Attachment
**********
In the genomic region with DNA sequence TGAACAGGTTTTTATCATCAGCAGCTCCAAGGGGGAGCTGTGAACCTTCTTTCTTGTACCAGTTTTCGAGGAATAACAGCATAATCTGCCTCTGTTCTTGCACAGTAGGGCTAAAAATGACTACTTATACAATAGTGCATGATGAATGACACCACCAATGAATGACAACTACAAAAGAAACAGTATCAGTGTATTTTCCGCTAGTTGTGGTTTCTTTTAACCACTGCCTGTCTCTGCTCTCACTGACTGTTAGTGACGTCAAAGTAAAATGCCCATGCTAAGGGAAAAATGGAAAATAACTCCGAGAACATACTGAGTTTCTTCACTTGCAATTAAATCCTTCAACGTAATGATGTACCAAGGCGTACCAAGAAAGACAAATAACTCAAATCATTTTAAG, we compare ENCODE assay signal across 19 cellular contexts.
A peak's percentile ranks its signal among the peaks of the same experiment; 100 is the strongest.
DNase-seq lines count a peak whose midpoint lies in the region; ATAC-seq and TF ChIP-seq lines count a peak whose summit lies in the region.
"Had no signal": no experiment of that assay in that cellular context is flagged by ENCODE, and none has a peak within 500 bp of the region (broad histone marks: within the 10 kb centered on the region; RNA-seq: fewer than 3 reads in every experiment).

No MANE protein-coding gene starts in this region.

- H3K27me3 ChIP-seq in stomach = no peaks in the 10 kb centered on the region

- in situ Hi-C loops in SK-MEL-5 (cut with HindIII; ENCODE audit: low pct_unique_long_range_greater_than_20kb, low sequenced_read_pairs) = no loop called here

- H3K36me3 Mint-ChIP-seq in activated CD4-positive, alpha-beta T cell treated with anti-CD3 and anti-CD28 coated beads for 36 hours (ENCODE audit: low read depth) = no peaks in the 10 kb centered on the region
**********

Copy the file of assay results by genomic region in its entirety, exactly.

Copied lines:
In the genomic region with DNA sequence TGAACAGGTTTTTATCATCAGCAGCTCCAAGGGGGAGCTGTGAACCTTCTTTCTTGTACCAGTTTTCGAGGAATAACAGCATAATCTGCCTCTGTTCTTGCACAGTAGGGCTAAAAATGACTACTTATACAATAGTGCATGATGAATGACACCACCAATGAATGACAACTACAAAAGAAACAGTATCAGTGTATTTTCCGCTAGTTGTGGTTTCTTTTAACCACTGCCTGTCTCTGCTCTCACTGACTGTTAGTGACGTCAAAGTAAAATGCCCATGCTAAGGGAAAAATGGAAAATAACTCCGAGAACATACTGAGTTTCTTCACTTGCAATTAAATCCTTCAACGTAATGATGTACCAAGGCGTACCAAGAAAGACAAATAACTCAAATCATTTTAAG, we compare ENCODE assay signal across 19 cellular contexts.
A peak's percentile ranks its signal among the peaks of the same experiment; 100 is the strongest.
DNase-seq lines count a peak whose midpoint lies in the region; ATAC-seq and TF ChIP-seq lines count a peak whose summit lies in the region.
"Had no signal": no experiment of that assay in that cellular context is flagged by ENCODE, and none has a peak within 500 bp of the region (broad histone marks: within the 10 kb centered on the region; RNA-seq: fewer than 3 reads in every experiment).

No MANE protein-coding gene starts in this region.

- H3K27me3 ChIP-seq in stomach = no peaks in the 10 kb centered on the region

- in situ Hi-C loops in SK-MEL-5 (cut with HindIII; ENCODE audit: low pct_unique_long_range_greater_than_20kb, low sequenced_read_pairs) = no loop called here

- H3K36me3 Mint-ChIP-seq in activated CD4-positive, alpha-beta T cell treated with anti-CD3 and anti-CD28 coated beads for 36 hours (ENCODE audit: low read depth) = no peaks in the 10 kb centered on the region